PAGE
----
Japan’s perfectionism and lessons we can learn from lean startups
I am not sure if you are familiar with Japanese culture let alone the way Japanese people (or rather Japanese society) think. However I believe you can at least grasp its obsessive perfectionism from our products and services and, most importantly, how we behave.
Obsessive perfectionism and social pressure
We join a queue and wait for our turn even if it’s after one of the most disastrous earthquakes happened. A conductor of a national railway company apologises fanatically when a train is delayed for only 5 min. Ladies who cannot go outside without makes-ups.
When you visit a bookstore in Japan (and if you understand a bit of Japanese) you would be amazed how many books are about how-tos. “How to ride a motorcycle”, “How to master English” okay fair enough, but what about “How to make your life beautiful”, “How to hate people”, “How to use the word ‘bitch’”?
Looking at all those books, I can’t stop wondering we are too afraid of making mistakes and trying to acquire as much knowledge as possible before we even give it a actual try.
I first realised this obsessive perfectionism and the social pressure comes with it when I was in my junior high school. During my time, normally English education started at the age of 12 or 13 (1st year of junior high school).
In the class we were asked to repeat a sentence the teacher read firstly everyone together and then individually. When one of my classmates tried to read the sentence trying his best to make it sound like “proper” English and some of the classmates started laughing. For them, the boy seemed to appear as a half-ass trying his best, though they were at the exact same level as he was. After the incident the boy started reading sentences with intentional Japanese accent so that he wouldn’t stand out.
I don’t lie here, I did the same as soon as I realised what happened but I couldn’t erase the question popped up in my mind: Why does he have to be laughed at only because he is trying what he can’t do?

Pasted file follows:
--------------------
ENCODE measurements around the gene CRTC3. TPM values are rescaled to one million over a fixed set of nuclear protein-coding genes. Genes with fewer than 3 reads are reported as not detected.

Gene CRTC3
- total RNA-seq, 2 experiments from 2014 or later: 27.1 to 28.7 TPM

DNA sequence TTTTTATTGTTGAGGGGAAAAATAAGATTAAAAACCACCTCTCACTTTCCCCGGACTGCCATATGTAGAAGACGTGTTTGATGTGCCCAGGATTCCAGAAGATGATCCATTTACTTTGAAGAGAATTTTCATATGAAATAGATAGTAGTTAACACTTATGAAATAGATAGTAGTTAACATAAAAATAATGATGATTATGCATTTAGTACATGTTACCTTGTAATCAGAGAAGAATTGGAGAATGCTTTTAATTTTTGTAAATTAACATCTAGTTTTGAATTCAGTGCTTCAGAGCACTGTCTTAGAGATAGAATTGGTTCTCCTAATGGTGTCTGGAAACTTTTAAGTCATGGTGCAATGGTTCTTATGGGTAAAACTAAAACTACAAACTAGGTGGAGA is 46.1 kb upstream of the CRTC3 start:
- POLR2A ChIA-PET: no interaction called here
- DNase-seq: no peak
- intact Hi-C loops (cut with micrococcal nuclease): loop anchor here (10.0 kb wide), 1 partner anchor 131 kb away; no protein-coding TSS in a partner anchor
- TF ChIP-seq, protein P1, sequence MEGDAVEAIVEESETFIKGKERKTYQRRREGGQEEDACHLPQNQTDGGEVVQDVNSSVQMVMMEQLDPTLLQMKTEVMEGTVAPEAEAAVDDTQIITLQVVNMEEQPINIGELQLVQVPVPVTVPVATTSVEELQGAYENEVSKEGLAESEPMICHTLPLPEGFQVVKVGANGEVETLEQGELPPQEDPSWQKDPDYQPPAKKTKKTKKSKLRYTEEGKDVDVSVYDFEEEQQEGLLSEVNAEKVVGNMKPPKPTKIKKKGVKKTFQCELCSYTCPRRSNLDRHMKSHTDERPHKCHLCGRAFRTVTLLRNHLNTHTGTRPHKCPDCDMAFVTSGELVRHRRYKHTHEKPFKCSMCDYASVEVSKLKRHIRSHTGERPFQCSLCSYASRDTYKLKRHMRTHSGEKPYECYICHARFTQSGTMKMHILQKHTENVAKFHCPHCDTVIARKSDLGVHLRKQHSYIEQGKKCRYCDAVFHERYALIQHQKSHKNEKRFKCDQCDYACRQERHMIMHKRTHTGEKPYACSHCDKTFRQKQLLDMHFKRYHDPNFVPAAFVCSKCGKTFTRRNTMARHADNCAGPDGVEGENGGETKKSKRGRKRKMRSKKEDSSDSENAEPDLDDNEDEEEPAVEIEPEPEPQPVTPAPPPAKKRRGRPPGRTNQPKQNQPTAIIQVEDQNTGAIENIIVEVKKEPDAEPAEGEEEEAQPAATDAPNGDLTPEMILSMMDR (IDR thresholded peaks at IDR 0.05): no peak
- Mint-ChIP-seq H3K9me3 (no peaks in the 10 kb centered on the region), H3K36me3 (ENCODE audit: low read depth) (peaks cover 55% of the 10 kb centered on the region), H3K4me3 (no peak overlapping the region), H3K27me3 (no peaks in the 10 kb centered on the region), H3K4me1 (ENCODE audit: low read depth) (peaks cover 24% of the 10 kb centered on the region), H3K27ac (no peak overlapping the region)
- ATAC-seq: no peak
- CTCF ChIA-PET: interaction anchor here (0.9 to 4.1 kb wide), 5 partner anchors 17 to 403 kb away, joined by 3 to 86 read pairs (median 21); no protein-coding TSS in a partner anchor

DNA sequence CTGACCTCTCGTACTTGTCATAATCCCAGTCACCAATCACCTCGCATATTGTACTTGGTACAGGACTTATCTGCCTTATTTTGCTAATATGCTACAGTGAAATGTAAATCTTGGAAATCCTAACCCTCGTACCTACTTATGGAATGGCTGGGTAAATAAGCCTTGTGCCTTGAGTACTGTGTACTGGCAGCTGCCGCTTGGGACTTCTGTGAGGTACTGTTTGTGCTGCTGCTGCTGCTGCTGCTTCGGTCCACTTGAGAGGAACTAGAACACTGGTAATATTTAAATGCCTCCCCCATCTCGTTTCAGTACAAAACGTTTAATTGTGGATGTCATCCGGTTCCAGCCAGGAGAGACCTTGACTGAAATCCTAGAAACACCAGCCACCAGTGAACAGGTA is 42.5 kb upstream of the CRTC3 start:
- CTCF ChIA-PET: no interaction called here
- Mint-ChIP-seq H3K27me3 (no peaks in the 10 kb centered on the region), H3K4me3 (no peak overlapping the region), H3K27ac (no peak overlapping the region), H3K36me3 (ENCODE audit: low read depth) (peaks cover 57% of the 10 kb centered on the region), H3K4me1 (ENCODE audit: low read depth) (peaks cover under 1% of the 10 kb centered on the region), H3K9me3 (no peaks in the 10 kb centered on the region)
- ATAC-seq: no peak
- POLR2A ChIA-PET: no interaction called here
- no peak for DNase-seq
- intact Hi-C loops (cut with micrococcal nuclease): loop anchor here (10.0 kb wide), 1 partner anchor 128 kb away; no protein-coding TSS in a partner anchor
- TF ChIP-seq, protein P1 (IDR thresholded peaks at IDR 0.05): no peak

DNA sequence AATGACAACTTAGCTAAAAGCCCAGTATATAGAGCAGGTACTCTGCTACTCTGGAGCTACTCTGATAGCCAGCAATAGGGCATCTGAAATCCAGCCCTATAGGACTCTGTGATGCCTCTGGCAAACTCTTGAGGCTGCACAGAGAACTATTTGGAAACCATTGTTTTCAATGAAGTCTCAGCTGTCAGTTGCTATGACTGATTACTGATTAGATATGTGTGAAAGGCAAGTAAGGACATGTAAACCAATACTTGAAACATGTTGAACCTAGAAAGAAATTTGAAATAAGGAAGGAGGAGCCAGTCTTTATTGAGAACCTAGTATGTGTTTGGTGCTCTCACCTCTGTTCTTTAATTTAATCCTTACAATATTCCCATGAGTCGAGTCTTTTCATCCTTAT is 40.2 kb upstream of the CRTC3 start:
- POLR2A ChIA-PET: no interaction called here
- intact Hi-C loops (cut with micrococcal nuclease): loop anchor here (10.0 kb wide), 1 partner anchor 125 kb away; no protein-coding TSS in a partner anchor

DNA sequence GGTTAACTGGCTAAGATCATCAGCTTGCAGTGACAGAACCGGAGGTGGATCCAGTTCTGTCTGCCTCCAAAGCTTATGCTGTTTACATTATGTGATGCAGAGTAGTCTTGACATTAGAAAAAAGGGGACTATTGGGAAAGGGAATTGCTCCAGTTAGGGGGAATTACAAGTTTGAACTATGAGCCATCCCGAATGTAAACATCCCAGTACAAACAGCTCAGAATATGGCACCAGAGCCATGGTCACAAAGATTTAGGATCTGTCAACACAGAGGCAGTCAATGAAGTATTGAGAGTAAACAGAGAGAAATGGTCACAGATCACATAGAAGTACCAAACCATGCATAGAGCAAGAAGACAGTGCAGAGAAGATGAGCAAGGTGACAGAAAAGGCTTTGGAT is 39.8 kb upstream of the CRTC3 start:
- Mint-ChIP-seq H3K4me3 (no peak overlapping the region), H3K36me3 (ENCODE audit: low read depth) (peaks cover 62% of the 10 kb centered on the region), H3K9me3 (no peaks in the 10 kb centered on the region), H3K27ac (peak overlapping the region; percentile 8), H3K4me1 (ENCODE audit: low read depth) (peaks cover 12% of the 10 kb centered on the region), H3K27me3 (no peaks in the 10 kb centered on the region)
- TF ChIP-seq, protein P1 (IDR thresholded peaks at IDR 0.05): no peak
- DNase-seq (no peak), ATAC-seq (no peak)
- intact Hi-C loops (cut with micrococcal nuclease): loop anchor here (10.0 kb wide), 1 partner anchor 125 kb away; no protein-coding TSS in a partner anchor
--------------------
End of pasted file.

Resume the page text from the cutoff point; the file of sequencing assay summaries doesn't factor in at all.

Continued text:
This post actually is the first ever post I wrote in English though I’ve lived outside Japan for the last 3.5 years, from which you might be able to tell that the stigma has remained so deeply.
I’ve thought about writing a post in English before but the things came to my mind were “What if someone points out typos or errors in my post?” and “My English is not good enough to write anything in public”. And I’ve seen so many people do the same no matter what they were trying to do.
Although the perfectionism does help Japan create something we can proud of, it is also killing our will to “try”
Concept of lean-startup
As many of you may know, “lean startup” is a method for developing businesses and products. The philosophy was first developed in the tech industry in the US and now it’s applied to many others.
Similar to the precepts of lean management, Ries’ lean startup philosophy seeks to eliminate wasteful practices and increase value-producing practices during the product development phase so that startups can have a better chance of success without requiring large amounts of outside funding, elaborate business plans, or the perfect product. (From Wikipedia. By the way, there is no Japanese version of the page about lean startup on Wikipedia.)
When we try to learn something new, we don’t know what the perfect form would be. And more than often such “perfect form” doesn’t exist at all. So there is no point looking for one.
However, at least from what I saw around myself, there are many people in Japan who hide what they are trying because they are not perfect (or good enough) yet, while there are also many people who criticise those not-good-enoughs.
The danger here is you never feel good enough because there is nothing perfect in a sense those people dream about.
No matter how hard and how long you try, there will be tons of others who are better at what you are doing. Therefore unless you can praise yourself for what you have achieved even if it’s a baby step, you’ll never reach the points of good-enough. And finding someone else who pursues the same goal cheers you up, whom you will never find if you lock yourself up in the shell.
So I want to say to all my fellow citizens just try and make mistakes like I did here and learn from them, and accept others making mistakes to learn from each other. The perfectionism takes you nowhere.